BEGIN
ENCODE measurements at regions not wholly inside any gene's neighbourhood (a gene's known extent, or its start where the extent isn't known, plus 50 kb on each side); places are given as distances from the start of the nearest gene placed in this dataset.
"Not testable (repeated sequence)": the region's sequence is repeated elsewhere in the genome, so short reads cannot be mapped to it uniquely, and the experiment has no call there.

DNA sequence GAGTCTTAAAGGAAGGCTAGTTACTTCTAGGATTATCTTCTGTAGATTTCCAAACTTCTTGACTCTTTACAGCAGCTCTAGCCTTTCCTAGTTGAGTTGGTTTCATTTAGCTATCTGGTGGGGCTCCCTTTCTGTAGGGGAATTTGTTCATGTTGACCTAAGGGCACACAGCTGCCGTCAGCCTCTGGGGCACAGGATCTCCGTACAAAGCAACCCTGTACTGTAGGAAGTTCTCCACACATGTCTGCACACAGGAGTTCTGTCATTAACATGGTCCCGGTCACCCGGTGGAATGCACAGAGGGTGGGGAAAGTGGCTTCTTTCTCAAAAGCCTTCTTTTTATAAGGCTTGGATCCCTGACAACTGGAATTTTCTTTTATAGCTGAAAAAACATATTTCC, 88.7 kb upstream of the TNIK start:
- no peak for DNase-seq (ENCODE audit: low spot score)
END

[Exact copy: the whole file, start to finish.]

ENCODE measurements at regions not wholly inside any gene's neighbourhood (a gene's known extent, or its start where the extent isn't known, plus 50 kb on each side); places are given as distances from the start of the nearest gene placed in this dataset.
"Not testable (repeated sequence)": the region's sequence is repeated elsewhere in the genome, so short reads cannot be mapped to it uniquely, and the experiment has no call there.

DNA sequence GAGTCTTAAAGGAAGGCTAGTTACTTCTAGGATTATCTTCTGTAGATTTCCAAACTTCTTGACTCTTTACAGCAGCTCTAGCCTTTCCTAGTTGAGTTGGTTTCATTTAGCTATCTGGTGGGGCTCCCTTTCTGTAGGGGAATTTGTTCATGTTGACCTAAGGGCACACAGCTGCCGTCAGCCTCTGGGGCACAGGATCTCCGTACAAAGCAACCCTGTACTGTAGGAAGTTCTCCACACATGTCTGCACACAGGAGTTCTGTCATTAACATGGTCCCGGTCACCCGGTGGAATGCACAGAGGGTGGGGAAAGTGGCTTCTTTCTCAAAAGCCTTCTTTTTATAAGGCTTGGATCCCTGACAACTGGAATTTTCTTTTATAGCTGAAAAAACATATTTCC, 88.7 kb upstream of the TNIK start:
- no peak for DNase-seq (ENCODE audit: low spot score)